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Mother and son, dairy farmers, Anne and John Kerr, from Woodhead Farm, Newmilns, have recently completed the construction of a multi-purpose building on their 300-acre dairy unit in the Irvine Valley, Ayrshire.
With three main functions – straw-yard housing for up to 60 cows, purpose-built machinery workshop facilities and a large covered feed storage area – the new building has been designed to enhance the way the Kerrs farm.
The 23m by 7.4 metre steel frame building replaces a traditional barn, which was in dire need of major renovation work. “Restoring the old barn would have left us with a lot of space that we couldn't use,” Anne remarked. “So we decided to invest in a modern design that gives us a lot more flexibility.”
With demolition of the old building completed, construction began in November 2008 and the new shed was completed in March 2009. “We have steadily been increasing cow numbers from 130 eight years ago, to the 200 we have today. The new building will reduce pressure on the existing cubicles and will also give us room to expand production in the future if we need to,” added John.
The Kerrs only housed the cows in the new building for one month last winter, but they are confident that it will radically change their daily working routine. “We have quite short summers and the cows are usually housed from early September through to April,” John explained. “This winter we are hoping to see some significant benefits in terms of herd health and productivity. We are already saving one hour per milking due to the improved building layout,” he added.
Increased cow comfort
There are likely to be other benefits as well. “Freshly calved cows will be more comfortable on the straw yards. We are also hoping the improved conditions will help us to achieve our goal of one extra lactation per cow so that we don't have to bring expensive heifers into the herd.”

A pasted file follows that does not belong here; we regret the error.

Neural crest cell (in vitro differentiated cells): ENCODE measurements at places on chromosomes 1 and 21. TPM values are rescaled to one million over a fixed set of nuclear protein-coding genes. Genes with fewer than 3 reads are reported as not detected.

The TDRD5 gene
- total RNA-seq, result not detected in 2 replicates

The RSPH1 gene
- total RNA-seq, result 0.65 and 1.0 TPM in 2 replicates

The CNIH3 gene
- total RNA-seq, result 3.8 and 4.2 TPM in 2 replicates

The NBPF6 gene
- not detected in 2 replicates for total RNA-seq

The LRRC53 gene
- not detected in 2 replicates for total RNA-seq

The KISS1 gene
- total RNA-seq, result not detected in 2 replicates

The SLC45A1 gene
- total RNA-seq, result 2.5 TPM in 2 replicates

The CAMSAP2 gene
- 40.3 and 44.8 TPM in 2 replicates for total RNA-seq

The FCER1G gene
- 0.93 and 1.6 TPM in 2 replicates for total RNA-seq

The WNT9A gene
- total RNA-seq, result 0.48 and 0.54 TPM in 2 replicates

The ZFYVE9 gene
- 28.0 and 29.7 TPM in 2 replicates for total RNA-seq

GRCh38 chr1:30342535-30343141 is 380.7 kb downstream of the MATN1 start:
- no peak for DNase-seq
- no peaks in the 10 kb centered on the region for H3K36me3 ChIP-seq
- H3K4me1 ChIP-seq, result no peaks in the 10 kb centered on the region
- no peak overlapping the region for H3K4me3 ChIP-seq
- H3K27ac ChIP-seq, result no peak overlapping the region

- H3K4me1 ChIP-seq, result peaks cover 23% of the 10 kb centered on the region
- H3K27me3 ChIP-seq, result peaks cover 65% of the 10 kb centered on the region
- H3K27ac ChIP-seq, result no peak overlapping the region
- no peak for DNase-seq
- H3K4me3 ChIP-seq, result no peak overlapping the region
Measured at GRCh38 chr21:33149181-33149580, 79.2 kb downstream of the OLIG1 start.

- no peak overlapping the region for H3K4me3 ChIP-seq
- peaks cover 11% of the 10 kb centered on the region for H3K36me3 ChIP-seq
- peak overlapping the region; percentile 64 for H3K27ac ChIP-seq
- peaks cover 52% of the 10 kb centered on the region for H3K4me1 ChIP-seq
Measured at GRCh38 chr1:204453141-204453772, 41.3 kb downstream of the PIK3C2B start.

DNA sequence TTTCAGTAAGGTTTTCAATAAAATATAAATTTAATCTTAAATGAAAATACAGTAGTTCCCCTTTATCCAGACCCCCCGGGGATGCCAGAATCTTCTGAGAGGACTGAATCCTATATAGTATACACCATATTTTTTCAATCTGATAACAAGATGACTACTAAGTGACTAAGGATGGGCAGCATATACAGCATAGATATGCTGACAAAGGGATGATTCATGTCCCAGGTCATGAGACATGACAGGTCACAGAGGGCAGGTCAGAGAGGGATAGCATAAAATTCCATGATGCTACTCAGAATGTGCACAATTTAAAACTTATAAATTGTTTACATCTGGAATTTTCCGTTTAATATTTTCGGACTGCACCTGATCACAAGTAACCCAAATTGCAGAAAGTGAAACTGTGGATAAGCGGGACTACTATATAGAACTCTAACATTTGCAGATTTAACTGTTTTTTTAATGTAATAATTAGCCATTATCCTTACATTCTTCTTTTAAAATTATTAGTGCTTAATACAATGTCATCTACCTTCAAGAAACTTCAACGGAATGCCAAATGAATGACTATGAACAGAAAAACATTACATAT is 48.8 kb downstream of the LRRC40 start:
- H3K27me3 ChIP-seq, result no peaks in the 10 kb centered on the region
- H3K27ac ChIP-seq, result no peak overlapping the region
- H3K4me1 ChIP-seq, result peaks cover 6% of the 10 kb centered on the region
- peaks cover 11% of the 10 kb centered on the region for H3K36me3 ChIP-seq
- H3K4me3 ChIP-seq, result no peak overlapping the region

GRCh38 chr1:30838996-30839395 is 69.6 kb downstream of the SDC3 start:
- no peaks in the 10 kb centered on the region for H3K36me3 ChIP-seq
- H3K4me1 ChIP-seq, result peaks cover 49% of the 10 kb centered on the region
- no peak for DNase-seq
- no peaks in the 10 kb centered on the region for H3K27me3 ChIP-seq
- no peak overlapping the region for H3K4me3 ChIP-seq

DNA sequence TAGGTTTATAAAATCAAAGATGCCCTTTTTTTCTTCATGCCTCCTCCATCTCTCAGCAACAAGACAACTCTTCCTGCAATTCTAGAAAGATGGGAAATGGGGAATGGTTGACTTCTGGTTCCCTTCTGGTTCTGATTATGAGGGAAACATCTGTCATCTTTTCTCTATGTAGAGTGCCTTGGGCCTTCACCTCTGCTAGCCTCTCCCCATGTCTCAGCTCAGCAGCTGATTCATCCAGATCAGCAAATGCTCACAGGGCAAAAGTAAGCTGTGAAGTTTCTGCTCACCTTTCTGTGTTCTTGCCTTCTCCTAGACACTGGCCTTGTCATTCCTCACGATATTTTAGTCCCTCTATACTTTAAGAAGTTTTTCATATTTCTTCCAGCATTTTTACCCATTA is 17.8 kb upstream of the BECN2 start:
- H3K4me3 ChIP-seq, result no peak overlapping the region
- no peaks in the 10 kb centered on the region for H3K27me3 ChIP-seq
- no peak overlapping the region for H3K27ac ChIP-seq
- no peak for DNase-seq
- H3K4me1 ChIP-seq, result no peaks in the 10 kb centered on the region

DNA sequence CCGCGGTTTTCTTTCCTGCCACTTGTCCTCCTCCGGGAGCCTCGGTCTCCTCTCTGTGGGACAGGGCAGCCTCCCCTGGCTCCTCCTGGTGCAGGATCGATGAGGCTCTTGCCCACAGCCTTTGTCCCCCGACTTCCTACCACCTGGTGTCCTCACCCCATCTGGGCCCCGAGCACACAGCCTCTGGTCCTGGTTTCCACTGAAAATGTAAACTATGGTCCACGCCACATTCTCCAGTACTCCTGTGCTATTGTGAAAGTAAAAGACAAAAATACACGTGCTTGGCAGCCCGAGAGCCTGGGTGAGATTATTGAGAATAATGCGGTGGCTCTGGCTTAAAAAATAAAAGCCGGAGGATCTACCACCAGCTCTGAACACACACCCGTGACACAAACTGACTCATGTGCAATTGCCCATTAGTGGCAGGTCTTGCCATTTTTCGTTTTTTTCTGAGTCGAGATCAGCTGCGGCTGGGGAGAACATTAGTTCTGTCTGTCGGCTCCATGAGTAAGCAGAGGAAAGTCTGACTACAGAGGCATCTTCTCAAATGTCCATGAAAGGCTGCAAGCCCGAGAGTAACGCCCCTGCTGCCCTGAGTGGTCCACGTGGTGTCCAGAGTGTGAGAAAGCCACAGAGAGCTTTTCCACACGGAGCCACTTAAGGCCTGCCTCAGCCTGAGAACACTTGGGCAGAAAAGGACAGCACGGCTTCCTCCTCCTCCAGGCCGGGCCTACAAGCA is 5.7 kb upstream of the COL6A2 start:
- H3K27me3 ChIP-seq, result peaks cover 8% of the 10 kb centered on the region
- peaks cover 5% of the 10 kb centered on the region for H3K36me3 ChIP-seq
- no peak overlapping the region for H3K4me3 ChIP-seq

The feed storage area and workshop facilities will also help to reduce costs. “Now we can buy feed in bulk and do our own machinery maintenance,” John explained. “It all helps to reduce the number of bills coming in each month and makes milk production more cost efficient.”
Funding for the building work was arranged through AMC Agent Tom Donald, of Fenwick. “AMC quoted the most attractive lending rates despite the fact we were looking for funding just at the time when the international banking crisis was coming to a head,” Anne explained. “We took out a loan to fund the building project, and also transferred some of our overdraft facility to reduce interest payments. This helped to streamline our finances and has helped to bring some much needed stability to the farm business.
“The service AMC provided was very efficient,” said Anne.
“Everything went really smoothly and the loan was agreed and processed quicker than we had anticipated. And we were kept informed of progress throughout the whole process.”
“It makes sense to invest now”
At 28 years of age, John is confident that there are good times ahead for Scottish dairy farmers. “This is what I want to do for the rest of my life so it makes sense to invest now to make the farm as straightforward and workable as possible.
“The cycle of prices going up and down is getting shorter and there is increasing price volatility within the sector. We need to do everything we can to become as efficient as possible, and the new shed is just one step in achieving this.”
John is already thinking about the next investment at Woodhead Farm. “We are not currently in a Nitrate Vulnerable Zone, but this will probably come in the future. We will need to start planning fairly soon to make sure our slurry storage facilities meet the necessary standards.”